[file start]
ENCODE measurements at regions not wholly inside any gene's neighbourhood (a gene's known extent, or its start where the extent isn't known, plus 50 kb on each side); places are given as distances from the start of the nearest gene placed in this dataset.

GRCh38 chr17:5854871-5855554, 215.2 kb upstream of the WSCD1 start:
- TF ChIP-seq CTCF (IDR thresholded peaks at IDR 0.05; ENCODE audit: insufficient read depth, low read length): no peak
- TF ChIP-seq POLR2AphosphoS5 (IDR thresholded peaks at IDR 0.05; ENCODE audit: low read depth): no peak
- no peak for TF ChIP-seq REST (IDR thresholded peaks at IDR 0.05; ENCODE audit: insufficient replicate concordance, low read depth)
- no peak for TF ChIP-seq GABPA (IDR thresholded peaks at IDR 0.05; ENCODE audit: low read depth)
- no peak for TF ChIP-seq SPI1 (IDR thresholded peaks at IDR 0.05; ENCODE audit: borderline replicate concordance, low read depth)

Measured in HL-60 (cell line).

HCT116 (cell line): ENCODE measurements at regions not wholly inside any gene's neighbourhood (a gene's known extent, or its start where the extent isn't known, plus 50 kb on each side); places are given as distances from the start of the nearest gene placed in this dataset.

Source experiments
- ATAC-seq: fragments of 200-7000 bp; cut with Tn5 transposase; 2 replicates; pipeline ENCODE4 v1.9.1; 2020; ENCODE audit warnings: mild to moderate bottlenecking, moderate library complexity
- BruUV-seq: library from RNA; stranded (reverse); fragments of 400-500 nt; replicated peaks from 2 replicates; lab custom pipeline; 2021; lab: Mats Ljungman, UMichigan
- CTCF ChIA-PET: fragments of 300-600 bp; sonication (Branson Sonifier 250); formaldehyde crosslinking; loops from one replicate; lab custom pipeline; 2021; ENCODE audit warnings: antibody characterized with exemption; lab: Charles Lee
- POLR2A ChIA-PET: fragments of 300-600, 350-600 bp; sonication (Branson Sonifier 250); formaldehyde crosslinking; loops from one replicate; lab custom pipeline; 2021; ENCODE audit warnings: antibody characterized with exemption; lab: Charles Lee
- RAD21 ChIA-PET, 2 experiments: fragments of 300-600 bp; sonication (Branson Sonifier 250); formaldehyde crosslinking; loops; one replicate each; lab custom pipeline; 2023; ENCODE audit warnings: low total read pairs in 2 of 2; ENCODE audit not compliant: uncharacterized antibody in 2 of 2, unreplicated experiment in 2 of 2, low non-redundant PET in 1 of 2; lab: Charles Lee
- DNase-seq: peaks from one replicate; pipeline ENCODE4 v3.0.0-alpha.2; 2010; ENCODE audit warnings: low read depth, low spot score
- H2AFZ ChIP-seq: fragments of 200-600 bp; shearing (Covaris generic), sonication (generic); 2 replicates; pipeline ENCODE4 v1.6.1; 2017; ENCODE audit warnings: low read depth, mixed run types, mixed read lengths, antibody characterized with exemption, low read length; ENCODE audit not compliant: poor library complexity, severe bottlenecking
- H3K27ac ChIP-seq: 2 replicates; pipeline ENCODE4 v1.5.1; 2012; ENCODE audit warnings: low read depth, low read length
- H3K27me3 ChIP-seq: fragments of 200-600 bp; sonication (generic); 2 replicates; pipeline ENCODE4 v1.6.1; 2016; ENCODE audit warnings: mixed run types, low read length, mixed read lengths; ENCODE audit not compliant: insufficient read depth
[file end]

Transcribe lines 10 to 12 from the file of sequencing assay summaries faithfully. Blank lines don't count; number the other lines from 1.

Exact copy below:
Source experiments
- ATAC-seq: fragments of 200-7000 bp; cut with Tn5 transposase; 2 replicates; pipeline ENCODE4 v1.9.1; 2020; ENCODE audit warnings: mild to moderate bottlenecking, moderate library complexity
- BruUV-seq: library from RNA; stranded (reverse); fragments of 400-500 nt; replicated peaks from 2 replicates; lab custom pipeline; 2021; lab: Mats Ljungman, UMichigan